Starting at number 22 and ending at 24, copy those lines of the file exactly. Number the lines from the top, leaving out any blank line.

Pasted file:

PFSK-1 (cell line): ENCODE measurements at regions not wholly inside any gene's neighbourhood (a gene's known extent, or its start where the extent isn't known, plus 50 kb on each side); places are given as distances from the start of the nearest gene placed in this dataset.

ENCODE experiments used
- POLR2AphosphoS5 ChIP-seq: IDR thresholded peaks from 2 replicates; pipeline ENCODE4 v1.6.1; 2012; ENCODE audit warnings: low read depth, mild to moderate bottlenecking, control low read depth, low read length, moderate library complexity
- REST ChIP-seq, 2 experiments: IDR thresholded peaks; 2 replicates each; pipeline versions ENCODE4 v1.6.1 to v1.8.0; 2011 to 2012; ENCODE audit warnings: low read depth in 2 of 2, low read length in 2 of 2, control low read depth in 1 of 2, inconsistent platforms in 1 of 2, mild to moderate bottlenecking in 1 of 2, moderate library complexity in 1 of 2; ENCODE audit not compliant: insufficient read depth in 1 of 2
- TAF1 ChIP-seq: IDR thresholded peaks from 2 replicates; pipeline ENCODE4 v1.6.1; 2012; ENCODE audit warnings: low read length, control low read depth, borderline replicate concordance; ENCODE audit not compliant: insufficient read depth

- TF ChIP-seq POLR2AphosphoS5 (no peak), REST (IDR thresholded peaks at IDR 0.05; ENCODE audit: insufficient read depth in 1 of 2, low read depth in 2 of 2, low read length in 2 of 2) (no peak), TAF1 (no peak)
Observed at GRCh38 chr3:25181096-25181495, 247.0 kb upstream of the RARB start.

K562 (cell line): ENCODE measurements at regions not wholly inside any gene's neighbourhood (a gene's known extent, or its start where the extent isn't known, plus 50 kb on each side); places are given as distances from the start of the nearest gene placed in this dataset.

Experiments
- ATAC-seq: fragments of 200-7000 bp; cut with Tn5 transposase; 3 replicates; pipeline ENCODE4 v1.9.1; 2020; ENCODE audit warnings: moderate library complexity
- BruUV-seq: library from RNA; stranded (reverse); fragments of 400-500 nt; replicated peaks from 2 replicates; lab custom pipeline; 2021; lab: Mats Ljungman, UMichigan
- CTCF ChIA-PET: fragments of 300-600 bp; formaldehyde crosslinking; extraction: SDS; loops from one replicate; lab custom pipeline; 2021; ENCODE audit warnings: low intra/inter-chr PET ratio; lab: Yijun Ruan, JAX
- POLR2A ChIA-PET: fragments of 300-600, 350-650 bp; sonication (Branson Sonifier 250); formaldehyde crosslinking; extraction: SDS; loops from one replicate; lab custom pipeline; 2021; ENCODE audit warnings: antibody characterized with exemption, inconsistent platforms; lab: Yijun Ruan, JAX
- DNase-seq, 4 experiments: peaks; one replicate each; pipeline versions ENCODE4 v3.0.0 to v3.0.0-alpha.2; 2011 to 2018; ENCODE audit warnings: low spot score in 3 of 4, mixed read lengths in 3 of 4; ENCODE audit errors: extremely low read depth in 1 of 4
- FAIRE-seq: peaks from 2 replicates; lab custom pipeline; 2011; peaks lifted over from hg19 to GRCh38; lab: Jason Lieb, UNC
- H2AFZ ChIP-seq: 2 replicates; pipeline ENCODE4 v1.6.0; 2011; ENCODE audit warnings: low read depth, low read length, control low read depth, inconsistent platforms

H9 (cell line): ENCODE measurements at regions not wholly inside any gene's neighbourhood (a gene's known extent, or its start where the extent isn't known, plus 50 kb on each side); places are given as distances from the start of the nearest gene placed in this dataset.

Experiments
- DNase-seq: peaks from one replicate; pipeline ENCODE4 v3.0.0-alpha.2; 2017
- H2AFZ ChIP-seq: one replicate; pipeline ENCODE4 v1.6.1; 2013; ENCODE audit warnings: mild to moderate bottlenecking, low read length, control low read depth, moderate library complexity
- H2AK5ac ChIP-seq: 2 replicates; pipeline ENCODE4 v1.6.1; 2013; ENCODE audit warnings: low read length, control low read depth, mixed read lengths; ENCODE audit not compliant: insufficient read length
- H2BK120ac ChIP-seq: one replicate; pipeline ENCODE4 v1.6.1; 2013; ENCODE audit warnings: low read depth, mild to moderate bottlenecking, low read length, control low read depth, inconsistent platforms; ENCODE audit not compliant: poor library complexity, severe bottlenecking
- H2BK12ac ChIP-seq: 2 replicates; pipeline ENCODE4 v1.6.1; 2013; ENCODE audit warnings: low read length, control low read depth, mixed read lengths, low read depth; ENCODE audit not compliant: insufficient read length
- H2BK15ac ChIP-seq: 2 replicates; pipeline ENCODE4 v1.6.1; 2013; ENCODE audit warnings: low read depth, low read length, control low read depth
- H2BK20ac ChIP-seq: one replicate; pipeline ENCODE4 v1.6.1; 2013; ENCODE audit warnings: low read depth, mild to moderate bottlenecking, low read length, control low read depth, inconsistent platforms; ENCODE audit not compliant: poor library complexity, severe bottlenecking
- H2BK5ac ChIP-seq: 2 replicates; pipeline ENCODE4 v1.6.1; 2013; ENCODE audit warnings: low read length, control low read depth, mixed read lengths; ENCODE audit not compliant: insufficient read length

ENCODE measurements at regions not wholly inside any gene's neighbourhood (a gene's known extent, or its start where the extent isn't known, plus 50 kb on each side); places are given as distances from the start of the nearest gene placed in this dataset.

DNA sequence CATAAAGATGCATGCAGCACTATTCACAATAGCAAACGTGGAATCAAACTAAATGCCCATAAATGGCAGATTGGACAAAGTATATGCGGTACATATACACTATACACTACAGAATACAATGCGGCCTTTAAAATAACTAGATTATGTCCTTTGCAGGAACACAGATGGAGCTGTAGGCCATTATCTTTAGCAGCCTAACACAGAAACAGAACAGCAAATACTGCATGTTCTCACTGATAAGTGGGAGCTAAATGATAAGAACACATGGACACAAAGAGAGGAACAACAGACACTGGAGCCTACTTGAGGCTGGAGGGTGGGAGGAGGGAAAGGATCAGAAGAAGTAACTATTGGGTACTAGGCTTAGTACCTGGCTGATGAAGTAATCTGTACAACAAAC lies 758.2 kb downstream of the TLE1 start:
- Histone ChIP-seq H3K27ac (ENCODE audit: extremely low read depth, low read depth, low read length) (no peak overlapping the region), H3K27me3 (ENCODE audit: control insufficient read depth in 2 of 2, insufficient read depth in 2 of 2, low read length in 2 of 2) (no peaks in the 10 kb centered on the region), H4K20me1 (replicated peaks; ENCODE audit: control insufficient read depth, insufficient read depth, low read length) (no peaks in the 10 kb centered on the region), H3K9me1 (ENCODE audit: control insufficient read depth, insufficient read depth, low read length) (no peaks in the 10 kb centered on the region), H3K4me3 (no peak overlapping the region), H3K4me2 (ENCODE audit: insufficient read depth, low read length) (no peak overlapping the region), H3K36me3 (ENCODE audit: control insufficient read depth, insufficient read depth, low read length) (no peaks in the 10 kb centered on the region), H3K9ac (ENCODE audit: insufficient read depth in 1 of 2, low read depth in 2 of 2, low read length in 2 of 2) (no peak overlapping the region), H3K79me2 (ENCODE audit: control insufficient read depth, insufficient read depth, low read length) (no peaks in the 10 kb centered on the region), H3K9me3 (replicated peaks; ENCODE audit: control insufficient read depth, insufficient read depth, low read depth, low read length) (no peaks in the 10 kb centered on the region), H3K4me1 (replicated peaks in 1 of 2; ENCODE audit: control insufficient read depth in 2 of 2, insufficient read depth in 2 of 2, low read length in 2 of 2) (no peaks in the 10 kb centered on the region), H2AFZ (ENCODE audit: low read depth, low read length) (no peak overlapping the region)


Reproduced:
- H2BK120ac ChIP-seq: one replicate; pipeline ENCODE4 v1.6.1; 2013; ENCODE audit warnings: low read depth, mild to moderate bottlenecking, low read length, control low read depth, inconsistent platforms; ENCODE audit not compliant: poor library complexity, severe bottlenecking
- H2BK12ac ChIP-seq: 2 replicates; pipeline ENCODE4 v1.6.1; 2013; ENCODE audit warnings: low read length, control low read depth, mixed read lengths, low read depth; ENCODE audit not compliant: insufficient read length
- H2BK15ac ChIP-seq: 2 replicates; pipeline ENCODE4 v1.6.1; 2013; ENCODE audit warnings: low read depth, low read length, control low read depth